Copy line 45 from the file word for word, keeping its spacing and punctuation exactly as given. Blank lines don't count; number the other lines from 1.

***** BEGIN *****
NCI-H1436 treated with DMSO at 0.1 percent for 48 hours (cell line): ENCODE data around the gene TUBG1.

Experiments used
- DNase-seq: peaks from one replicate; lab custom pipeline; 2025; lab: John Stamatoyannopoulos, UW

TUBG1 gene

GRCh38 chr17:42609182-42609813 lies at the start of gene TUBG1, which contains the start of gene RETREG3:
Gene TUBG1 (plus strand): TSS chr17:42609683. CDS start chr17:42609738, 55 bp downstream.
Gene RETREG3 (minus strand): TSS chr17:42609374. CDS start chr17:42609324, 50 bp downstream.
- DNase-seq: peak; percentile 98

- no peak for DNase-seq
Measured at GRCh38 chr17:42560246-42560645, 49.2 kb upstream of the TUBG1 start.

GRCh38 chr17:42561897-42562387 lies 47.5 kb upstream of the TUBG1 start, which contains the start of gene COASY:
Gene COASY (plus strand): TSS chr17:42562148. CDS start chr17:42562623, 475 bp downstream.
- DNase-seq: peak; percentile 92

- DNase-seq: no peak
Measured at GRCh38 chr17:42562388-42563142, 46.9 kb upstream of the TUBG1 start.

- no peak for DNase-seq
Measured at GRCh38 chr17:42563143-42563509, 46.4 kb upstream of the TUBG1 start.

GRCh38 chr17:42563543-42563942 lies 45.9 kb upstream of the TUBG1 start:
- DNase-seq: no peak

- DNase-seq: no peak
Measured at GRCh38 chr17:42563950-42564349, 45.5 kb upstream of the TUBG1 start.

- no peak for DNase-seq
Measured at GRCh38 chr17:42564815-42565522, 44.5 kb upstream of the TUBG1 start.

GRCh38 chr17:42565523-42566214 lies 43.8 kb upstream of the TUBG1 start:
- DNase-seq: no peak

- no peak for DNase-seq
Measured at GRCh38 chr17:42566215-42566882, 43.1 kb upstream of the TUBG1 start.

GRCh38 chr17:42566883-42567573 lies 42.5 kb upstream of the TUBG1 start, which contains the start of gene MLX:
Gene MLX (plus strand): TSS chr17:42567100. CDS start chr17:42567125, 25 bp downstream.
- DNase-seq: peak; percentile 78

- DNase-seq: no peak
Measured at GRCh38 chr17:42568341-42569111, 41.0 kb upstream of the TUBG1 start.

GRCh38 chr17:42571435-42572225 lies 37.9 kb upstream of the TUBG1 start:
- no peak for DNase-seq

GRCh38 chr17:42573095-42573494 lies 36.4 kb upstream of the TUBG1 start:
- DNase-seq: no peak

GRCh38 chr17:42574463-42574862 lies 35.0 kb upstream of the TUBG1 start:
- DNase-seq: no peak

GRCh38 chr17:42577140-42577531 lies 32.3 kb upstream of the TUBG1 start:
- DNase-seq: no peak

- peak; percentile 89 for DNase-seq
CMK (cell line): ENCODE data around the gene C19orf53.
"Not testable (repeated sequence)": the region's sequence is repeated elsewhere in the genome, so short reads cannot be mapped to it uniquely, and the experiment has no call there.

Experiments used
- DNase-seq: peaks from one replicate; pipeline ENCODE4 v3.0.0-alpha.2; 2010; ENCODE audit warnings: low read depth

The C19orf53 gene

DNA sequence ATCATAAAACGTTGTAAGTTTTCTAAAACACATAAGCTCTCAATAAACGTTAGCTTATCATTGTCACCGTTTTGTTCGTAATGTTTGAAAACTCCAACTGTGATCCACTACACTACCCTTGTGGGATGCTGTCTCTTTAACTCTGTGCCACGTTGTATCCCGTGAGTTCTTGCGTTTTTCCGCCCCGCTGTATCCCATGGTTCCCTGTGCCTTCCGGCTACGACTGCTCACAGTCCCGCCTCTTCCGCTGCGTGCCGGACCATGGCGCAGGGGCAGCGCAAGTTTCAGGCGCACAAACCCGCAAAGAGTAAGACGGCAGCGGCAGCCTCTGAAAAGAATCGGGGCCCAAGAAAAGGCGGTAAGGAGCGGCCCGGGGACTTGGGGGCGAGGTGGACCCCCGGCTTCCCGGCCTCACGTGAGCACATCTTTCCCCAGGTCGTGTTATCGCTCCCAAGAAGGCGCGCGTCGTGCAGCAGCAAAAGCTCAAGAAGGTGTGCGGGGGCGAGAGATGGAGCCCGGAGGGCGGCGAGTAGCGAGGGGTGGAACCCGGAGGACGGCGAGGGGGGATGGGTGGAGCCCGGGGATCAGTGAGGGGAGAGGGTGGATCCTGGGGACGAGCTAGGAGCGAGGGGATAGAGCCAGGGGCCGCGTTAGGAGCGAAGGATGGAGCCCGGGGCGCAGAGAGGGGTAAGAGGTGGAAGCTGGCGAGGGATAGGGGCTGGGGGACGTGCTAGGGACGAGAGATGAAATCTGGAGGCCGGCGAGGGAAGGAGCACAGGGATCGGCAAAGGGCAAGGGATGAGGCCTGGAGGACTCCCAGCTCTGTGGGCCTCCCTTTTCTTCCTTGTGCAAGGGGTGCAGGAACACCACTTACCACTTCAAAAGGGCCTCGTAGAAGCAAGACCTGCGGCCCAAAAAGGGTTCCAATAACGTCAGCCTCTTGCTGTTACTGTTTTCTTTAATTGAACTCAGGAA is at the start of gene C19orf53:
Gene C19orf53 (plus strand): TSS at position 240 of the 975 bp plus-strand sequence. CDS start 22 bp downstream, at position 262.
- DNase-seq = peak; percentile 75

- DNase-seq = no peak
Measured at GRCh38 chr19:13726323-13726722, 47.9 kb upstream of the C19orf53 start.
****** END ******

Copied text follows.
- DNase-seq: peaks from one replicate; pipeline ENCODE4 v3.0.0-alpha.2; 2010; ENCODE audit warnings: low read depth